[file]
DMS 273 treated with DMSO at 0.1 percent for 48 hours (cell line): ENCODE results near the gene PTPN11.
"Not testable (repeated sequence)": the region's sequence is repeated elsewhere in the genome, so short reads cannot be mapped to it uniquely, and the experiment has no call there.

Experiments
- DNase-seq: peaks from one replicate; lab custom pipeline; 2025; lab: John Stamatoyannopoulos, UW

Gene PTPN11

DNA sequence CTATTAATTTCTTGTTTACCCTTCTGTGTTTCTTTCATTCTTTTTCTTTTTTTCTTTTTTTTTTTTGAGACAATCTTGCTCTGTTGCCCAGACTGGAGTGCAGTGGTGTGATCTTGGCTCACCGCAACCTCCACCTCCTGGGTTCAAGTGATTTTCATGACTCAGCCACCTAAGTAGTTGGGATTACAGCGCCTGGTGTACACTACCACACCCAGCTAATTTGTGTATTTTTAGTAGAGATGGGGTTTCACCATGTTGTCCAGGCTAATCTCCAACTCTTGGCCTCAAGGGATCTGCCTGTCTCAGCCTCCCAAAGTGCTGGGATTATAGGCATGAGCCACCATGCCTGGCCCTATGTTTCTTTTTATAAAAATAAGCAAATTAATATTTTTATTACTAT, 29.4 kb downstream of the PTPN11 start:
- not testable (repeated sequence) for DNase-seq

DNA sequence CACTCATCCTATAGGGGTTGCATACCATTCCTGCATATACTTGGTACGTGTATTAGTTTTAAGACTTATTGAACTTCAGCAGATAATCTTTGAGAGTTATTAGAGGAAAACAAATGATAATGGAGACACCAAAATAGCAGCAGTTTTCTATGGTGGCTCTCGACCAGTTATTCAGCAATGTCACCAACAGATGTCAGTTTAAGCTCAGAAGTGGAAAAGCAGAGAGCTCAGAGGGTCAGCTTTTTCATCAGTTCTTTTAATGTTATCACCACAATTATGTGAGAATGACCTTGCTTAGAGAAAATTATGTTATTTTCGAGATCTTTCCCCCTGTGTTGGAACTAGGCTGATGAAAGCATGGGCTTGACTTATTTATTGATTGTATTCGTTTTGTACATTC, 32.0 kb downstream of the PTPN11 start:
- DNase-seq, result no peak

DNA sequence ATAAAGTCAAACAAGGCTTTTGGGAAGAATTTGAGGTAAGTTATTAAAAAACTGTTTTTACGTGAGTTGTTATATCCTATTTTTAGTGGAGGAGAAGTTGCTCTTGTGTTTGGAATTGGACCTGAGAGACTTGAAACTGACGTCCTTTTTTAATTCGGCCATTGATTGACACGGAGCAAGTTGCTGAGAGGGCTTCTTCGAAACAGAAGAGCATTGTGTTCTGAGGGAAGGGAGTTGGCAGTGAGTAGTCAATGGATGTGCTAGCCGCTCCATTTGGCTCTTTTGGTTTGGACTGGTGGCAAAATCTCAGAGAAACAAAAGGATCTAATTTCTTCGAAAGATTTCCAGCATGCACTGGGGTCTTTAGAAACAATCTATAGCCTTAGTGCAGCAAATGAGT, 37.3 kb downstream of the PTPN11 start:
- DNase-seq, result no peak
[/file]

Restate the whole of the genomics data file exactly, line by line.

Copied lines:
DMS 273 treated with DMSO at 0.1 percent for 48 hours (cell line): ENCODE results near the gene PTPN11.
"Not testable (repeated sequence)": the region's sequence is repeated elsewhere in the genome, so short reads cannot be mapped to it uniquely, and the experiment has no call there.

Experiments
- DNase-seq: peaks from one replicate; lab custom pipeline; 2025; lab: John Stamatoyannopoulos, UW

Gene PTPN11

DNA sequence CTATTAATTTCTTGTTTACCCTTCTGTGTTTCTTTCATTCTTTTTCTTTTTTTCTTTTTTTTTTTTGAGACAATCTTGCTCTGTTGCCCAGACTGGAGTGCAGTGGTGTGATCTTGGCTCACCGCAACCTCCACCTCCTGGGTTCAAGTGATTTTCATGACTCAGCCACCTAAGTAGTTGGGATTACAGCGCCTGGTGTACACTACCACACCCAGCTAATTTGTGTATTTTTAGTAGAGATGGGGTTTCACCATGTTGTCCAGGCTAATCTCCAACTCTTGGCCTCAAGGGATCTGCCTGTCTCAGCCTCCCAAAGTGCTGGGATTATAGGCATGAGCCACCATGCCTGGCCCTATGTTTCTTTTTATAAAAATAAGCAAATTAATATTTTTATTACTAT, 29.4 kb downstream of the PTPN11 start:
- not testable (repeated sequence) for DNase-seq

DNA sequence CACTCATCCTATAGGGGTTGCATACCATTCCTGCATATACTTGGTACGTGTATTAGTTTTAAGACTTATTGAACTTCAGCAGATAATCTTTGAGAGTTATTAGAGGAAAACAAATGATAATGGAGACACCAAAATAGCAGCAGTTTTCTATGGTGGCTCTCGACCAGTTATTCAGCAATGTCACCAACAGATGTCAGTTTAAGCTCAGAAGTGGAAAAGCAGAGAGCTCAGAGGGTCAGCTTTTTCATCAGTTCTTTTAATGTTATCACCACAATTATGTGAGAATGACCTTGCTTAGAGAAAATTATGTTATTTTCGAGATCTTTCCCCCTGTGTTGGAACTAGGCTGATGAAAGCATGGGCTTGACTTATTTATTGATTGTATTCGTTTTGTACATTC, 32.0 kb downstream of the PTPN11 start:
- DNase-seq, result no peak

DNA sequence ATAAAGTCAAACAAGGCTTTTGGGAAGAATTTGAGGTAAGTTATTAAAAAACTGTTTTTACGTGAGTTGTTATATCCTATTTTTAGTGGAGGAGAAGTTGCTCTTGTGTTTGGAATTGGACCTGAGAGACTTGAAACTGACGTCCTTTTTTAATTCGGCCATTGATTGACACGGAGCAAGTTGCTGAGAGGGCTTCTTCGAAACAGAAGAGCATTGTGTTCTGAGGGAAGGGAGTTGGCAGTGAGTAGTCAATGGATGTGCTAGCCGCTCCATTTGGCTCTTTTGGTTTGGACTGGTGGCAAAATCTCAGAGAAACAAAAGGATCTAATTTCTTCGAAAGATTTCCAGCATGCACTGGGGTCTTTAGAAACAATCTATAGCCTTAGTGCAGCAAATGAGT, 37.3 kb downstream of the PTPN11 start:
- DNase-seq, result no peak